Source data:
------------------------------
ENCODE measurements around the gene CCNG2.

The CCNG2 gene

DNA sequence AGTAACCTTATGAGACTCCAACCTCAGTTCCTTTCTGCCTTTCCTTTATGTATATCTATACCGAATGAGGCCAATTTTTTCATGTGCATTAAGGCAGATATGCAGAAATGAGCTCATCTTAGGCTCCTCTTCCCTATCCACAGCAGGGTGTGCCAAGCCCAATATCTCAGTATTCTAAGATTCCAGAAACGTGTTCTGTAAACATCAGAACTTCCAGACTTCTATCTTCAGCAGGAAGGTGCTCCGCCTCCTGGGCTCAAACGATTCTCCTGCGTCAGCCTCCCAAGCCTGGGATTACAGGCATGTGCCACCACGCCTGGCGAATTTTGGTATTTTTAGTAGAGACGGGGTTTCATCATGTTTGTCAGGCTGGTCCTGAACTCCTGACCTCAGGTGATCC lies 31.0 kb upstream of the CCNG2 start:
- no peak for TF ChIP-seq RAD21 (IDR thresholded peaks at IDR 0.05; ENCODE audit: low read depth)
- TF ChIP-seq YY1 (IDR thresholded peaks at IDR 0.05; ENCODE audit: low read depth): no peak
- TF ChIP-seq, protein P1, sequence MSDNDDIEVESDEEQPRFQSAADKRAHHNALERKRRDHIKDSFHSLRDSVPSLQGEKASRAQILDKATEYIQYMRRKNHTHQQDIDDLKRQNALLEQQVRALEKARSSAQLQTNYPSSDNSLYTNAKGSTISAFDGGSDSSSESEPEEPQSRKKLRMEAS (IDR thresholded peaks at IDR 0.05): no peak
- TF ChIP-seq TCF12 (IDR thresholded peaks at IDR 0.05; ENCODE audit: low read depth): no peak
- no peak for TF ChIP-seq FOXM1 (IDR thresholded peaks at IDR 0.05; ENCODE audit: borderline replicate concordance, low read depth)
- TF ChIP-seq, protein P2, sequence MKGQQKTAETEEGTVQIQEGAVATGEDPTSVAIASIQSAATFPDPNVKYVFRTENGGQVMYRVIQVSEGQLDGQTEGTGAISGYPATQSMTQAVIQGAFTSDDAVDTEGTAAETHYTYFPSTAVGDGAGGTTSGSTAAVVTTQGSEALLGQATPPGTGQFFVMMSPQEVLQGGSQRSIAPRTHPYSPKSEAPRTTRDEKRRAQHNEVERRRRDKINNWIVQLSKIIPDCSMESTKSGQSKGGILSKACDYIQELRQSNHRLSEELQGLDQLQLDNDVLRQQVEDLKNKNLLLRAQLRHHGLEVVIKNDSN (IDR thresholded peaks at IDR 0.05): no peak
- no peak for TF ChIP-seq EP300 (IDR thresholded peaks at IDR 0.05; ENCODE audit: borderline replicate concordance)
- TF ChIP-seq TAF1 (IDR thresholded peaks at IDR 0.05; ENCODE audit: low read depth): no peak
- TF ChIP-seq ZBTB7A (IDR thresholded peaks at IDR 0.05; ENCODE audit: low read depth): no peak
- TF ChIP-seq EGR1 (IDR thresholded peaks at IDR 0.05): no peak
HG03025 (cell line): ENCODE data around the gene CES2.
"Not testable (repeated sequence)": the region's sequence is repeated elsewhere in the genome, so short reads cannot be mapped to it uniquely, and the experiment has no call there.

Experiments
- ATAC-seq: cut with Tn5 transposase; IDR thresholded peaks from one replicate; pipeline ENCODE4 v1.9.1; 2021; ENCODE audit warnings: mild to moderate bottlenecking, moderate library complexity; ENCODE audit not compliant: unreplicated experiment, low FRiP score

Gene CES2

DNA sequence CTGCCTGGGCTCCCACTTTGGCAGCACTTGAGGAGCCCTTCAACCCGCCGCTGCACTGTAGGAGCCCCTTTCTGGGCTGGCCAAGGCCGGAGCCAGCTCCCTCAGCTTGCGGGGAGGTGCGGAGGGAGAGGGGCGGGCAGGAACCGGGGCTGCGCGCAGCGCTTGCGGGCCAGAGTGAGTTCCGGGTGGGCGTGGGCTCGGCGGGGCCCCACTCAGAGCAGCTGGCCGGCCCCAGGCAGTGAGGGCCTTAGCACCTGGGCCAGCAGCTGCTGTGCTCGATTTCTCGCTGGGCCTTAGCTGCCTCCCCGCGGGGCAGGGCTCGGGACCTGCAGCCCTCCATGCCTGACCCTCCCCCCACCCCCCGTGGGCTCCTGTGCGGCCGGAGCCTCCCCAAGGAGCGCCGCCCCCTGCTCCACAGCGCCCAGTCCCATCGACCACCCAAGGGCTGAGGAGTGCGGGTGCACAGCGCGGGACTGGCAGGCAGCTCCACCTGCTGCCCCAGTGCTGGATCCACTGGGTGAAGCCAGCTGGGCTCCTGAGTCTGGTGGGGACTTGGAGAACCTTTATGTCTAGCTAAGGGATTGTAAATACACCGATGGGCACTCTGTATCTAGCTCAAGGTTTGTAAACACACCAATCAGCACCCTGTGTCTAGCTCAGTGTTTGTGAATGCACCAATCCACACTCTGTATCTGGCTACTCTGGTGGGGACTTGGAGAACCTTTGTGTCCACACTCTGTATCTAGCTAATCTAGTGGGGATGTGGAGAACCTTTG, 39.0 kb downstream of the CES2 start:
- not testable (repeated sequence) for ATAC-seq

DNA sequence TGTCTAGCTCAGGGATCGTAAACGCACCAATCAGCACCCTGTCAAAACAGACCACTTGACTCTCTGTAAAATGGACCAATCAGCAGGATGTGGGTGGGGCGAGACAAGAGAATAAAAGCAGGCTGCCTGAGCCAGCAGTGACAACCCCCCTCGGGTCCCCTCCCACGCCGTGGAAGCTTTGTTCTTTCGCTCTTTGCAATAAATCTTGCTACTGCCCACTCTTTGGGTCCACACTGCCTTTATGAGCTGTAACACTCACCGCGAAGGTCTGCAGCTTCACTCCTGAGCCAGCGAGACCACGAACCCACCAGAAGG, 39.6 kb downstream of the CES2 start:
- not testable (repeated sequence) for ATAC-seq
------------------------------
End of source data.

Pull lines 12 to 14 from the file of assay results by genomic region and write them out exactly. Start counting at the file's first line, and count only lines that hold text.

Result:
- TF ChIP-seq ZBTB7A (IDR thresholded peaks at IDR 0.05; ENCODE audit: low read depth): no peak
- TF ChIP-seq EGR1 (IDR thresholded peaks at IDR 0.05): no peak
HG03025 (cell line): ENCODE data around the gene CES2.